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What is Chapter 7 Bankruptcy
Both individuals and businesses are allowed to file for Chapter 7 bankruptcy. These proceedings typically last between three and six months.
Liquidation of property – In a Chapter 7 bankruptcy proceeding, some of your property may be seized and sold to pay off some or all of your debts. However, as a benefit of this type of bankruptcy proceeding, any unsecured debts (debts that are not guaranteed by collateral) will be wiped out. In addition, there are certain types of property that cannot be sold in order to pay off your debts, such as the furniture in your home, you car and your clothes.
Secured debt – Secured debts are treated differently than unsecured debts in a Chapter 7 bankruptcy proceeding. In a Chapter 7 bankruptcy proceeding, you (the debtor) have to make a choice between allowing the creditor to repossess the property that secures the debt, continuing to make payments on your debt to the creditor, or paying the creditor a sum equal to the replacement value of the property that secures the debt. In addition, some types of secured debts can be wiped out during a Chapter 7 bankruptcy proceeding.
Chapter 7 Eligibility – Before you can file for Chapter 7 bankruptcy, you must be able to show that you are eligible to file for Chapter 7. To be eligible for Chapter 7, you cannot make enough money (minus certain expenses and monthly debt payments) to be able to fund a Chapter 13 bankruptcy repayment plan. There are other requirements to be eligible to file for Chapter7 bankruptcy.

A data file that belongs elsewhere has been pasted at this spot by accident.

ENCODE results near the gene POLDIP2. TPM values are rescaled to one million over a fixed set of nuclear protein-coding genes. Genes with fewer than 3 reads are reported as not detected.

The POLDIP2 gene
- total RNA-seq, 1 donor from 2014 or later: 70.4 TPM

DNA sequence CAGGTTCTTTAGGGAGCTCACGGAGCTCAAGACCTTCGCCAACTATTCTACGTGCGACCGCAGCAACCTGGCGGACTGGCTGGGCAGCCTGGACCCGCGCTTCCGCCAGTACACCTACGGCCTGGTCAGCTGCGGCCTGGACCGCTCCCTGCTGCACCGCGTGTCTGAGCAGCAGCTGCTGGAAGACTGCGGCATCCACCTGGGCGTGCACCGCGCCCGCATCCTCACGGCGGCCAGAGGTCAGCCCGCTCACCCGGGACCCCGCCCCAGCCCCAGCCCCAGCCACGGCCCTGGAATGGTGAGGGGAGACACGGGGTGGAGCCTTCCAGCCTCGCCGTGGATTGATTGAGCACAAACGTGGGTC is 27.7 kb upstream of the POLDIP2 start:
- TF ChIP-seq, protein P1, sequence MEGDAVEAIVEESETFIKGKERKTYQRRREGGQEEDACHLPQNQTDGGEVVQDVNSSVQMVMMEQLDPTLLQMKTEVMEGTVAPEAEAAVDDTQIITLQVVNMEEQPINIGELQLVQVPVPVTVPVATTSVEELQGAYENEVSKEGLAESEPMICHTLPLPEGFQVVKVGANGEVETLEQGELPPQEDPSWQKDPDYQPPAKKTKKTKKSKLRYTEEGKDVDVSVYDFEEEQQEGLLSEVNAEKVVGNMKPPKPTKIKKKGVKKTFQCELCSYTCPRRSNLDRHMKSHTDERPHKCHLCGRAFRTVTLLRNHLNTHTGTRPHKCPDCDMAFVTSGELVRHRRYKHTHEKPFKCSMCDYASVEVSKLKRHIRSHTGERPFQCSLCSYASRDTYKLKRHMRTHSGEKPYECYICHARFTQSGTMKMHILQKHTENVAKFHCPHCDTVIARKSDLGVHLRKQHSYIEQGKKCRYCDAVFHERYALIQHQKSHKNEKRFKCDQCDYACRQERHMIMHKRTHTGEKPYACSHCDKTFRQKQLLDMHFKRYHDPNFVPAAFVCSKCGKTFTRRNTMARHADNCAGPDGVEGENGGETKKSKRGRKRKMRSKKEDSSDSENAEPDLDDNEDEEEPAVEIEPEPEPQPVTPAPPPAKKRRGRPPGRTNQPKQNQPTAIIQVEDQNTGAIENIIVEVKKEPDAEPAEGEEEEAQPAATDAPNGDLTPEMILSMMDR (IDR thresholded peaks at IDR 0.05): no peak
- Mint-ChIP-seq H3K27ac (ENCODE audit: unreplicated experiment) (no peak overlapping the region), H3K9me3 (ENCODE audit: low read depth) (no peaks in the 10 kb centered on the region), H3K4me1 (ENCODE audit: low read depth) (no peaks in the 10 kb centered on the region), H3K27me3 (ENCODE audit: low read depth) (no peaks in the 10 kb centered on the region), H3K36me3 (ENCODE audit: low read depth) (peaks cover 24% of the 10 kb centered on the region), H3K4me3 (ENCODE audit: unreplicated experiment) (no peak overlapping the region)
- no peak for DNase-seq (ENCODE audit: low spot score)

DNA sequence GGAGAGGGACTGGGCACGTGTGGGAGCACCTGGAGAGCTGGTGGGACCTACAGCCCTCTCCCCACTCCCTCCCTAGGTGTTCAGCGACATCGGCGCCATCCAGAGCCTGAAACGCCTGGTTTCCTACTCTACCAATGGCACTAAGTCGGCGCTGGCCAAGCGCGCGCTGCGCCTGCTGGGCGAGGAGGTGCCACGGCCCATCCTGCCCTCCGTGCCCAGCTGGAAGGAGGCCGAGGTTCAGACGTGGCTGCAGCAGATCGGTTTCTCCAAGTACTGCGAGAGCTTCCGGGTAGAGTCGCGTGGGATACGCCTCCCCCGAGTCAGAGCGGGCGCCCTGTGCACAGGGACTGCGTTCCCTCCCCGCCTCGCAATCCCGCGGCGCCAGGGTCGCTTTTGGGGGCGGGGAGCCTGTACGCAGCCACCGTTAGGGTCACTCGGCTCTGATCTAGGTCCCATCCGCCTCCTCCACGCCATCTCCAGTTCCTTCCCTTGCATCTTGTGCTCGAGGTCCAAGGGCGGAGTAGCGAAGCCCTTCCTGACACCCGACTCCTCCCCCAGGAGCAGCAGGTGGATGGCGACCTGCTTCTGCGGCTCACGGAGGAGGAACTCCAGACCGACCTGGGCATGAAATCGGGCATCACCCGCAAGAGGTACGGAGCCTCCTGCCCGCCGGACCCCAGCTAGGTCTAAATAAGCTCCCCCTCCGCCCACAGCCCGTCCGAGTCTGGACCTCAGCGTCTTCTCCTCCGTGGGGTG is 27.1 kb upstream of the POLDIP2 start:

Debts that will not be wiped out by Chapter 7 bankruptcy – While credit card debt, unsecured loans, and other debts can be forgiven in Chapter 7, things like child support, taxes that are due, and alimony payments cannot be wiped out. For more debts that will remain after a Chapter 7 bankruptcy proceeding, see Debts that Remain After a Chapter 7 Discharge.
Call Craig today and see if you qualify for zero down to start your case.
A wage garnishment is any legal or equitable procedure through which some portion of your earnings is required to be withheld for the payment of a debt.
Georgia is a “non-judicial foreclosure” state. That means the lender can foreclose on your home without filing suit or appearing in court before a judge.
A tax lien attaches to all of your assets (such as property, securities, vehicles) and to future assets acquired during the duration of the lien
Once you are in default, the laws of most states permit the creditor to repossess your car at anytime, without notice and to come onto your property to do so.